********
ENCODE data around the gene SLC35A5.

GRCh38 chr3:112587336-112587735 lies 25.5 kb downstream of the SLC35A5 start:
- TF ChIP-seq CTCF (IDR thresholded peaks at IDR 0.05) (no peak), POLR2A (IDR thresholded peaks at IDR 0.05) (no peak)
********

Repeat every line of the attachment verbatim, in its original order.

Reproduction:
ENCODE data around the gene SLC35A5.

GRCh38 chr3:112587336-112587735 lies 25.5 kb downstream of the SLC35A5 start:
- TF ChIP-seq CTCF (IDR thresholded peaks at IDR 0.05) (no peak), POLR2A (IDR thresholded peaks at IDR 0.05) (no peak)